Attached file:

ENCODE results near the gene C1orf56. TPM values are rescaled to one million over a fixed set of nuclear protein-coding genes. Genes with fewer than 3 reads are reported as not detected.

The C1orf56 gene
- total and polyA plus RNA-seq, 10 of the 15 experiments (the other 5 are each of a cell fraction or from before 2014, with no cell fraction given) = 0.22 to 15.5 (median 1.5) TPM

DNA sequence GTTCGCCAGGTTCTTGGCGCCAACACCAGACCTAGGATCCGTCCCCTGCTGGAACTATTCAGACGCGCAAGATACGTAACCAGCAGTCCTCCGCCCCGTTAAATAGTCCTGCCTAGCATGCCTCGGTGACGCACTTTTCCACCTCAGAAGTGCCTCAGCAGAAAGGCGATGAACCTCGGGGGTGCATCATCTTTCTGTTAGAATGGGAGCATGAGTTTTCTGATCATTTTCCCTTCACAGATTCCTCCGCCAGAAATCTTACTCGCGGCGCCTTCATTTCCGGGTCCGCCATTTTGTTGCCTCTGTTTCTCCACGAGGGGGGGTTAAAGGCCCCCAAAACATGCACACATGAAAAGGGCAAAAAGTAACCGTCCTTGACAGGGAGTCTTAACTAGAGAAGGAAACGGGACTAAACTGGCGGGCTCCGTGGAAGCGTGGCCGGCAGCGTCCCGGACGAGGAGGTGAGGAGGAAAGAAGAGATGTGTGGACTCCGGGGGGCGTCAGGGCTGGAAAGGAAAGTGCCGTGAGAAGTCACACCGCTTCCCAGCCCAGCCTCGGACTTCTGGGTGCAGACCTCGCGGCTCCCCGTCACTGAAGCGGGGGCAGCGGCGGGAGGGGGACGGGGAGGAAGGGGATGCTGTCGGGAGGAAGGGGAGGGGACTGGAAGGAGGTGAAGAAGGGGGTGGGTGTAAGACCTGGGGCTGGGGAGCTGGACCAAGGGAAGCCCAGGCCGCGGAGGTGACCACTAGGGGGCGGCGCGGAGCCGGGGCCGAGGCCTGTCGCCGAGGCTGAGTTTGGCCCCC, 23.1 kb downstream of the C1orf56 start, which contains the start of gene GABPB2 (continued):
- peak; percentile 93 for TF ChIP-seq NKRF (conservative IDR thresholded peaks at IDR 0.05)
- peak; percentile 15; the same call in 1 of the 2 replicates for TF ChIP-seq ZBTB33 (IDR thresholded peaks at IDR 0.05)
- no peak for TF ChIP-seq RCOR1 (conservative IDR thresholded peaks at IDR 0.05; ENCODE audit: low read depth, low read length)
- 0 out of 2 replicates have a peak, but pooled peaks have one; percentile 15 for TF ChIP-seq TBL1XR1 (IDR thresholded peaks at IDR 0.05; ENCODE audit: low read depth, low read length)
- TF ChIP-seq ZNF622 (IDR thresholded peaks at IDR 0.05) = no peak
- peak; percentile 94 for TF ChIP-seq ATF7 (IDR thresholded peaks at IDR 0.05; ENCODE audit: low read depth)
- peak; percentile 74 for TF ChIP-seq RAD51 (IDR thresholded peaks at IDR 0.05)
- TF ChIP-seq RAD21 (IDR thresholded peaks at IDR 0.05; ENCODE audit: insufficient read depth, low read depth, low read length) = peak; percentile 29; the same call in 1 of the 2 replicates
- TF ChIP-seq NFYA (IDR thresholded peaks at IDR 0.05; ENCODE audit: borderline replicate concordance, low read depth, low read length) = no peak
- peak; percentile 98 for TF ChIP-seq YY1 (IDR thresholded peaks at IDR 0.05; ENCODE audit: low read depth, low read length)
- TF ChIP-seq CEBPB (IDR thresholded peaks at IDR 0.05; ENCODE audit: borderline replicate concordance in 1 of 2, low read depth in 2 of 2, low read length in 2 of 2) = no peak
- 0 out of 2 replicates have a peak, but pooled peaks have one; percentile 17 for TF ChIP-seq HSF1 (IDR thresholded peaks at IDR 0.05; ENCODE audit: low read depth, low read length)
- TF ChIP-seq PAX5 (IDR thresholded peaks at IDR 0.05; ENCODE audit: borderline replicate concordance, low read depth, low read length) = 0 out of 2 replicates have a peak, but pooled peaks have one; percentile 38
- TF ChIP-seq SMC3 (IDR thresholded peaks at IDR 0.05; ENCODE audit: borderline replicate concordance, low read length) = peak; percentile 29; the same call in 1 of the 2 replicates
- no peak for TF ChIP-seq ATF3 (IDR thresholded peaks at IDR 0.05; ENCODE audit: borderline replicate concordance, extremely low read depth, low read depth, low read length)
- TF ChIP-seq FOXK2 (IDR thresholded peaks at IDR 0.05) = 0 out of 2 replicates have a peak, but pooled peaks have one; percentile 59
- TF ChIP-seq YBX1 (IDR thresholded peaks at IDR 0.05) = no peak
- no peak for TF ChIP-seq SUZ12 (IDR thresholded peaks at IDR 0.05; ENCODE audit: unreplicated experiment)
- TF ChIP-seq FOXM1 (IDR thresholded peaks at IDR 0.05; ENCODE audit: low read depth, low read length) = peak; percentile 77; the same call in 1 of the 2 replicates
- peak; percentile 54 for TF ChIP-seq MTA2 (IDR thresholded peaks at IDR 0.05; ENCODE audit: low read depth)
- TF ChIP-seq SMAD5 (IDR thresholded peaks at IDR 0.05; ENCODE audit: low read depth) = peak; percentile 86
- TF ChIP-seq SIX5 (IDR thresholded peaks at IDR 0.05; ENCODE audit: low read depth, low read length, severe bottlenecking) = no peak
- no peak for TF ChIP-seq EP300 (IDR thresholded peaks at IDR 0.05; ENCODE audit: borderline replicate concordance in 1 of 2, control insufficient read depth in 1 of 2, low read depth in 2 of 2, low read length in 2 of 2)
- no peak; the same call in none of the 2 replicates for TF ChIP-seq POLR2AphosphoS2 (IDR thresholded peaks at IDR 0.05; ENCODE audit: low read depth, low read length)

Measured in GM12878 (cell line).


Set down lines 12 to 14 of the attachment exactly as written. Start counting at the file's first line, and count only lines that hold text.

- TF ChIP-seq RAD21 (IDR thresholded peaks at IDR 0.05; ENCODE audit: insufficient read depth, low read depth, low read length) = peak; percentile 29; the same call in 1 of the 2 replicates
- TF ChIP-seq NFYA (IDR thresholded peaks at IDR 0.05; ENCODE audit: borderline replicate concordance, low read depth, low read length) = no peak
- peak; percentile 98 for TF ChIP-seq YY1 (IDR thresholded peaks at IDR 0.05; ENCODE audit: low read depth, low read length)